Results: A total of 4929 patients were identified, of whom 592 (12.0%) were found to have preoperative anemia. The anemic cohort had a greater prevalence of comorbidities and longer operative times. Compared with the nonanemic cohort, the anemic cohort experienced significantly higher rates of perioperative bleed/transfusion (nonanemic, 67.4% vs. anemic, 73.5%; P = 0.004) and required a greater total amount of blood transfused (nonanemic, 283.2 ± 265.5 mL vs. anemic, 386.7 ± 342.6 mL; P < 0.001). The anemic cohort experienced significantly longer hospital stays (nonanemic, 3.8 ± 2.2 days vs. anemic, 4.2 ± 3.9 days; P = 0.001), yet discharge disposition (P = 0.58), 30-day complication rates (P = 0.79) and unplanned reoperation rates (P = 0.90) were similar between cohorts. On multivariate analysis, anemia was found to be an independent predictor of perioperative bleed/transfusion (odds ratio, 1.36; 95% confidence interval, 1.12-1.66; P = 0.002) as well as a longer length of hospital stay (relative risk, 0.46; 95% confidence interval, 0.25-0.67; P < 0.001) but was not an independent predictor for postoperative complications (P = 0.85).

Conclusions: Our study suggests that preoperative anemia may be a risk factor for a greater perioperative bleed/transfusion event and slightly longer length of stay; however, it was not associated with greater 30-day complication and readmission rates in patients with AIS undergoing PSF.
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http://dx.doi.org/10.1016/j.wneu.2020.10.074DOI Listing
February 2021

Exome Sequencing Implicates Impaired GABA Signaling and Neuronal Ion Transport in Trigeminal Neuralgia.

iScience 2020 Oct 11;23(10):101552. Epub 2020 Sep 11.

Yale Center for Genome Analysis, West Haven, CT, USA.

Trigeminal neuralgia (TN) is a common, debilitating neuropathic face pain syndrome often resistant to therapy. The familial clustering of TN cases suggests that genetic factors play a role in disease pathogenesis. However, no unbiased, large-scale genomic study of TN has been performed to date. Analysis of 290 whole exome-sequenced TN probands, including 20 multiplex kindreds and 70 parent-offspring trios, revealed enrichment of rare, damaging variants in GABA receptor-binding genes in cases. Mice engineered with a TN-associated mutation (p.Cys188Trp) in the GABA receptor Cl channel γ-1 subunit () exhibited trigeminal mechanical allodynia and face pain behavior. Other TN probands harbored rare damaging variants in Na and Ca channels, including a significant variant burden in the α-1H subunit of the voltage-gated Ca channel Ca3.2 (). These results provide exome-level insight into TN and implicate genetically encoded impairment of GABA signaling and neuronal ion transport in TN pathogenesis.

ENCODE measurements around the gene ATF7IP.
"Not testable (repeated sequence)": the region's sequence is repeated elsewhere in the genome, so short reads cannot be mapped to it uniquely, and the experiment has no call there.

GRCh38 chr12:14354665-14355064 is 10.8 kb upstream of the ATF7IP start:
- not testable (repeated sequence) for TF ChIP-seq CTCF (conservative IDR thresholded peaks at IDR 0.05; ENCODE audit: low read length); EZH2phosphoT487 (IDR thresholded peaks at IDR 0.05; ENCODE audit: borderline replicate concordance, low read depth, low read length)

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http://dx.doi.org/10.1016/j.isci.2020.101552DOI Listing
http://www.ncbi.nlm.nih.gov/pmc/articles/PMC7554653PMC
October 2020

Exome sequencing implicates genetic disruption of prenatal neuro-gliogenesis in sporadic congenital hydrocephalus.

Nat Med 2020 11 19;26(11):1754-1765. Epub 2020 Oct 19.

Departments of Neurosurgery, Engineering Science & Mechanics, and Physics; Center for Neural Engineering and Infectious Disease Dynamics, The Pennsylvania State University, University Park, PA, USA.

Congenital hydrocephalus (CH), characterized by enlarged brain ventricles, is considered a disease of excessive cerebrospinal fluid (CSF) accumulation and thereby treated with neurosurgical CSF diversion with high morbidity and failure rates. The poor neurodevelopmental outcomes and persistence of ventriculomegaly in some post-surgical patients highlight our limited knowledge of disease mechanisms. Through whole-exome sequencing of 381 patients (232 trios) with sporadic, neurosurgically treated CH, we found that damaging de novo mutations account for >17% of cases, with five different genes exhibiting a significant de novo mutation burden. In all, rare, damaging mutations with large effect contributed to ~22% of sporadic CH cases. Multiple CH genes are key regulators of neural stem cell biology and converge in human transcriptional networks and cell types pertinent for fetal neuro-gliogenesis. These data implicate genetic disruption of early brain development, not impaired CSF dynamics, as the primary pathomechanism of a significant number of patients with sporadic CH.
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http://dx.doi.org/10.1038/s41591-020-1090-2DOI Listing
http://www.ncbi.nlm.nih.gov/pmc/articles/PMC7871900PMC
November 2020